Leadership – leading their organizations through a crisis

At some point in their careers, most CEOs will lead their organizations through a crisis a downsizing, for instance, or a merger, or an industry wide upheaval wrought by new technology. But few CEOs will face crises disruptive and dramatic as those encountered and overcome by Franco Bernabe. In his six year tenure as CEO of Eni, Italy’s large, energy focused industrial group, Bernabe has transformed the organization from a debt ridden government owned and politically controlled entity into a competitive and profitable publicly traded corporation focused on energy production. He sold off 200 companies, dismissed hundreds of managers, and installed radically new business systems and procedures.

Such changes are not a typical of turn arounds. But at Eni, they occurred under the most daunting circumstances. Several months after Bernabe took power much of Eni’s senior management team was arrested and jailed on corruption charges, and the company’s former chairman committed suicide in prison. During the investigations, one of Eni’s former managers made the claim that even Bernabe himself had taken a huge bribe. The charge turned out to be based on nothing more than a rumor, but it added to the strain on Bernabe as he worked to revive the company. Simply put, Bernabe’s story is not just that of a CEO steering a massive strategic reinvention. It is also one of personal survival of embracing risk, accepting solitude and providing strategic and moral direction where little existed. It is a story of leadership and an unlikely one at that.

When a new government swept into power in Italy in 1992 and appointed Franco Bernabe CEO of Eni, many were shocked. Until then, his nine year career with the company had been behind the scenes, where he worked as a planner and financial controller. From those positions, Bernabe had developed strategic plans for Eni that were not particularly popular with the company’s senior management. In fact, his tireless advocacy for change had prompted the board of directors to demote him once and call for his ouster twice. Yet Bernabe was undeterred, and when he was designated CEO, he made change his top priority. Eni, he announced, would be transformed in short order from a political quagmire into a clean market driven business ready for its first public stock offering.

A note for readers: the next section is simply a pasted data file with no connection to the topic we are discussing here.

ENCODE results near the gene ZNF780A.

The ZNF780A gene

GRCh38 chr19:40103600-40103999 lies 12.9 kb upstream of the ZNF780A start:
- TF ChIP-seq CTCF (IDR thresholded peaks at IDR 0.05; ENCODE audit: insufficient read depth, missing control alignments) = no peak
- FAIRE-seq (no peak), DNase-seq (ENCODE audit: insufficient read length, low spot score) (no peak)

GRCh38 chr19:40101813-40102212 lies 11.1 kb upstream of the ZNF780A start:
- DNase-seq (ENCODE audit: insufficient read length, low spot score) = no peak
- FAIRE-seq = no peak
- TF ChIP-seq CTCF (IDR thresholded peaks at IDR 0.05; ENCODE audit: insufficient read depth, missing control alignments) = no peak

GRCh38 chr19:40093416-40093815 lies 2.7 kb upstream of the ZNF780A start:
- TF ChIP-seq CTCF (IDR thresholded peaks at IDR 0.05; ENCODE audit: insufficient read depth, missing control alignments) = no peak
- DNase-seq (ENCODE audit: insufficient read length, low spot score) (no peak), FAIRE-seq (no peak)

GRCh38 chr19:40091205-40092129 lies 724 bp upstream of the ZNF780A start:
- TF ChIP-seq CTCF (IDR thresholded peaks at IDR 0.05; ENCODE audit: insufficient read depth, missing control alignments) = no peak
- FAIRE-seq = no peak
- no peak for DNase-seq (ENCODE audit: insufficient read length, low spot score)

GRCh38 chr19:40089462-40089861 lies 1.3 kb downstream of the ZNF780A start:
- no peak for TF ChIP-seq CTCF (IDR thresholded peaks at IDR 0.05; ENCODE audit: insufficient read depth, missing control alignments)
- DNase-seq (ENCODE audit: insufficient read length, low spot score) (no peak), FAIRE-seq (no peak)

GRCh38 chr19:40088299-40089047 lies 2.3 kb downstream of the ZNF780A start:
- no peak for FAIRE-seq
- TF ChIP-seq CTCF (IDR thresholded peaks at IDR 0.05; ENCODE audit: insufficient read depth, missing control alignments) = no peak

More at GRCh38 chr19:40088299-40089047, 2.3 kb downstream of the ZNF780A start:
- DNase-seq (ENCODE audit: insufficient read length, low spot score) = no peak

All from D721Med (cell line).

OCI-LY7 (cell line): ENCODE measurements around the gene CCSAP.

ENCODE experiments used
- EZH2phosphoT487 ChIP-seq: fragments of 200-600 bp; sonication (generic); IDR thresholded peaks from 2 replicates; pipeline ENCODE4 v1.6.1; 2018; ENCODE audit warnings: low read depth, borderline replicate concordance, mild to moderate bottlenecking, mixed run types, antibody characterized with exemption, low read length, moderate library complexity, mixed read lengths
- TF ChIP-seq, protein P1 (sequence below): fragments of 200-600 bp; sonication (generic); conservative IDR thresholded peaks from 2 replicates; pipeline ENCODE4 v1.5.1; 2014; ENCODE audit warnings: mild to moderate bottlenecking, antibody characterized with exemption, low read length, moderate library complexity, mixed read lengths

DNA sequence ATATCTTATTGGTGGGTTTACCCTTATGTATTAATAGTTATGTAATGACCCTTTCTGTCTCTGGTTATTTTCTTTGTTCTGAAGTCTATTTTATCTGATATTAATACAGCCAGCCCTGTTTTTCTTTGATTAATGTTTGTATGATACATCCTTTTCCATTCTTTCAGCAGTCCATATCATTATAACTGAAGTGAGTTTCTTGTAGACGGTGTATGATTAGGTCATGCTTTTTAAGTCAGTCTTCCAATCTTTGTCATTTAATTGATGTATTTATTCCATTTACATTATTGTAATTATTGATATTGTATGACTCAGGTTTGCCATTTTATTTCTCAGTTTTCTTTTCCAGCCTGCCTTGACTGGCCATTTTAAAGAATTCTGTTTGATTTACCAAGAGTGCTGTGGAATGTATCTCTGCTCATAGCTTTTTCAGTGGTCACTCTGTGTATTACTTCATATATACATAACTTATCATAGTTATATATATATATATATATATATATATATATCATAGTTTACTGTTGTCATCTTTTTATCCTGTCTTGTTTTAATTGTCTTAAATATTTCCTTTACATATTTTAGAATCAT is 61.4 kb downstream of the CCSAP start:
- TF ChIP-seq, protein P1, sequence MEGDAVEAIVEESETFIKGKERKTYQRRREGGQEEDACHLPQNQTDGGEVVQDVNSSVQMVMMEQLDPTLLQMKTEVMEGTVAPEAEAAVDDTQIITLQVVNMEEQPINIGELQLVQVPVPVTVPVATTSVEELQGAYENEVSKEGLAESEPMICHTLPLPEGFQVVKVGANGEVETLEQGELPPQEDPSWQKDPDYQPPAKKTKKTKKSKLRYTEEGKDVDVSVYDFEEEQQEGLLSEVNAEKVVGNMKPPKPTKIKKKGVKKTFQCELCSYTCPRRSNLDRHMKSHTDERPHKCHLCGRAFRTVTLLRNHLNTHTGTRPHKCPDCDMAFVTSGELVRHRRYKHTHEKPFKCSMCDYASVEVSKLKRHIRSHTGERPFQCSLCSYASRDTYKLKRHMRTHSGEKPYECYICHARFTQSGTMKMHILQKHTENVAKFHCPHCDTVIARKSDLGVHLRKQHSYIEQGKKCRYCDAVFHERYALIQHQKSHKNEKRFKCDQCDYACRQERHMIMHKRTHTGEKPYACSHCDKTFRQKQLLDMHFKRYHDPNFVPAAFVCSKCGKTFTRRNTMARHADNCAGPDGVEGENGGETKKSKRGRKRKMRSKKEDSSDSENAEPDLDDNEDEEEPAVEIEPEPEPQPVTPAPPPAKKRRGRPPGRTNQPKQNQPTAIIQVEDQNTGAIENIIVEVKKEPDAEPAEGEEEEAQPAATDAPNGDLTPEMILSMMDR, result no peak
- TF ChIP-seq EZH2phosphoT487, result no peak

Resistance was quick and intense. Bernabe was regularly excoriated in the media as a traitor or fool who was destined to bring down Eni, with its 135,000 employees and 335 consolidated companies operating in 84 countries. Opponents argued that Eni should not be run like any other company – its mission was national; to ensure Italy’s access to energy and to provide jobs. Further, many believed Eni was so thoroughly entrenched in politics that any attempt to change the system was a waste of time. The government had always appointed many of Eni’s managers and directed many of Eni’s managers and directed its strategy, they said, and it always would.

Bernabe believed otherwise. Although he was ostensibly part of a three man senior leadership team, he sent a directive to the entire company two days after his appointment. Everyone he announced would now report to him. While the shock waves were still reverberating, he started replacing hundreds of managers with men and women from lower levels within the company. The new managers not only possessed the technical expertise to move Eni into the future according to Bernabe, they also shared his vision of Eni’s becoming a typical commercial enterprise that would be responsive to market needs and share holder demands. The removal of so many managers was unheard of in a government owned entity, but the move was even more extraordinary in light of this fact; it was the first time in 30 years that Eni’s headquarters had involved itself in the business of the operating units.

Bernabe jumped in with both feet. He directed all operating company managers to revise their strategic plans to meet Eni’s restructuring, value-creation and the performance objectives. Bernabe’s deep interest in a disciplined approach to planning met with disbelief and resistance. While beginning to overhaul the company’s strategy Bernabe initiated a campaign to rid Eni of its non-core businesses. Among them was one of the company’s few profitable businesses. Nuovo Pignone, a gas turbine and compressor company, which was eventually sold to General Electric. Again, this was a move that shook Eni, besides its financial health, Nuovo Pignone was well known for its powerful unions. But to the astonishment of many, Bernabe’s team negotiated a settlement with the unions. —

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